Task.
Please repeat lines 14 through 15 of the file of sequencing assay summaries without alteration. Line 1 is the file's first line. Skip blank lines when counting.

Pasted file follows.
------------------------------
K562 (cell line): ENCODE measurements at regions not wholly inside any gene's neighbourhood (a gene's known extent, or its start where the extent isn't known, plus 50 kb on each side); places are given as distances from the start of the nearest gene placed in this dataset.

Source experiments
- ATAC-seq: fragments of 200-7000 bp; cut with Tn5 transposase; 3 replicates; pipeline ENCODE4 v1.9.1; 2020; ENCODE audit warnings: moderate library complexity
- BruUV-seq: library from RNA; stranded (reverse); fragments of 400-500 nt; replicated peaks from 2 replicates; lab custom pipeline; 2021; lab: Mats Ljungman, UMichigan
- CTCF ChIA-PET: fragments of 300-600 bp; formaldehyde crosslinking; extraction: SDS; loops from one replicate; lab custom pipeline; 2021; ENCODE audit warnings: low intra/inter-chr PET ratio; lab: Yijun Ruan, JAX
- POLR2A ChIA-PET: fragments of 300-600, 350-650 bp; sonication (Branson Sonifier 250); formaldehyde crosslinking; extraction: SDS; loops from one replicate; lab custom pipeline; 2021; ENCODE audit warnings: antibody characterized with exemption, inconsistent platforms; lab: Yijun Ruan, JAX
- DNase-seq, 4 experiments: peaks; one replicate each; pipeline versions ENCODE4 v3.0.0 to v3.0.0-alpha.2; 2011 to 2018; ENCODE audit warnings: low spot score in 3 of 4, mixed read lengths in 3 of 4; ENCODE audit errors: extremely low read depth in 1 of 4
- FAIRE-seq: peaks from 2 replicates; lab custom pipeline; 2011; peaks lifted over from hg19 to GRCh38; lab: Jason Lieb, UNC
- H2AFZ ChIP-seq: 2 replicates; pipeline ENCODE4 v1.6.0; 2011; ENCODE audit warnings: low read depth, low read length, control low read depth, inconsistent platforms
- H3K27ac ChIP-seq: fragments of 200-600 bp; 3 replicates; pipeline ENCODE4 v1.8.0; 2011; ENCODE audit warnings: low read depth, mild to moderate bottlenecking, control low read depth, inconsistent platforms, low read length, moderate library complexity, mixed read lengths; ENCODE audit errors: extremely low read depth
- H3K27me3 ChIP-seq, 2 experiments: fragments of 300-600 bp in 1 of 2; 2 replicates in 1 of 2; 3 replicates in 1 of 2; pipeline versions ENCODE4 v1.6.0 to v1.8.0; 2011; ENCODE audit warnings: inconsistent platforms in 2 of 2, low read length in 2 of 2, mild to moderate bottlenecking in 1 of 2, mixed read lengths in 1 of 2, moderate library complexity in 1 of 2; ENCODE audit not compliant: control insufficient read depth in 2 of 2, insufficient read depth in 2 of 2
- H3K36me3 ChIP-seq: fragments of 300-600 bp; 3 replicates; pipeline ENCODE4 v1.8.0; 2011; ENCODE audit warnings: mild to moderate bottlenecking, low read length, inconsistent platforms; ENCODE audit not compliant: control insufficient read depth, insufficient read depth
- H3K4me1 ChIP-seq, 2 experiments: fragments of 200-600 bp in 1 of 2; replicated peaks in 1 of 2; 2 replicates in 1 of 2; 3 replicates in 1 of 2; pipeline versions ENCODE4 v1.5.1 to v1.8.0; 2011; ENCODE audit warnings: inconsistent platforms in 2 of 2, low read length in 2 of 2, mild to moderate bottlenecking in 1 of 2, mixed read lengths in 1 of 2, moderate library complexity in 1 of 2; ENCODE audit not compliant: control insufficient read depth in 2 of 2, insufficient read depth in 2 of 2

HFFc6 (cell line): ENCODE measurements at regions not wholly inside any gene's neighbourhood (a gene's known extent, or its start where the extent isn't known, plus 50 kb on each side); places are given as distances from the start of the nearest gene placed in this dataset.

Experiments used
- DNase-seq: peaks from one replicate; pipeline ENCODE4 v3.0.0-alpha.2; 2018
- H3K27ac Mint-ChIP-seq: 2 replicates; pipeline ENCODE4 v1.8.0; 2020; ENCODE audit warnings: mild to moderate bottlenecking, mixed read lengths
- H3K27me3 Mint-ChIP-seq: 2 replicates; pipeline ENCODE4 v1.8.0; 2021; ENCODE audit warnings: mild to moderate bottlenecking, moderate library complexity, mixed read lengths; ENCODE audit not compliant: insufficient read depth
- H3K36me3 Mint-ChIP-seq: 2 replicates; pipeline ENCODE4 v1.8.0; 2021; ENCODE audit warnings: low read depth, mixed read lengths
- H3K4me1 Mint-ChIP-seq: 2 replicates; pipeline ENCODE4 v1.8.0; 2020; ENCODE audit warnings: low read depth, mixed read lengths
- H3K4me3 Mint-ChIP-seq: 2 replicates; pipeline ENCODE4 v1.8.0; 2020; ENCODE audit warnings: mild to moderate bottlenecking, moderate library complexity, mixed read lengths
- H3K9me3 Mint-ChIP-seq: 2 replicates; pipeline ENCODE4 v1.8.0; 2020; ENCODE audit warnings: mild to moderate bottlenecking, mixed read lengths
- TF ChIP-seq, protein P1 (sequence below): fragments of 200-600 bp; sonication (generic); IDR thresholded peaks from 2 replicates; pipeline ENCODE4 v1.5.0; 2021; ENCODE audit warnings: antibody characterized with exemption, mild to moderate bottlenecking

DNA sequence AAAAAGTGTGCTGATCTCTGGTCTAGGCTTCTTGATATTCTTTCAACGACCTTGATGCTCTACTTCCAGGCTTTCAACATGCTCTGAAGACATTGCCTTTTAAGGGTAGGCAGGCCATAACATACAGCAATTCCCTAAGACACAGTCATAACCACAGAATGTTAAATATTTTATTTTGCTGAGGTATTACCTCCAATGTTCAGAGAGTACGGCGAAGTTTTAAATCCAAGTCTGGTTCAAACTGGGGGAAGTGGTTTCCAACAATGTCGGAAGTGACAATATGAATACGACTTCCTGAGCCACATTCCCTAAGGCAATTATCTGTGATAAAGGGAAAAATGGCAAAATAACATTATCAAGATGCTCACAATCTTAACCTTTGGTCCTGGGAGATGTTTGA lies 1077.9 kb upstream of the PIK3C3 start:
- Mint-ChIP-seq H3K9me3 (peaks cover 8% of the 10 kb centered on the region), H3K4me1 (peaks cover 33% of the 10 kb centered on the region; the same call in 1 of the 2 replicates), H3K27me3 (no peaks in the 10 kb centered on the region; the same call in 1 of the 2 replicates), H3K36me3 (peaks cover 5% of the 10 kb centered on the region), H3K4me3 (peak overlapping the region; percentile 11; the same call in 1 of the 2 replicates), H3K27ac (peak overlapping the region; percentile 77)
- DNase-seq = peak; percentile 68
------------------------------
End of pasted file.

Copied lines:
HFFc6 (cell line): ENCODE measurements at regions not wholly inside any gene's neighbourhood (a gene's known extent, or its start where the extent isn't known, plus 50 kb on each side); places are given as distances from the start of the nearest gene placed in this dataset.

Experiments used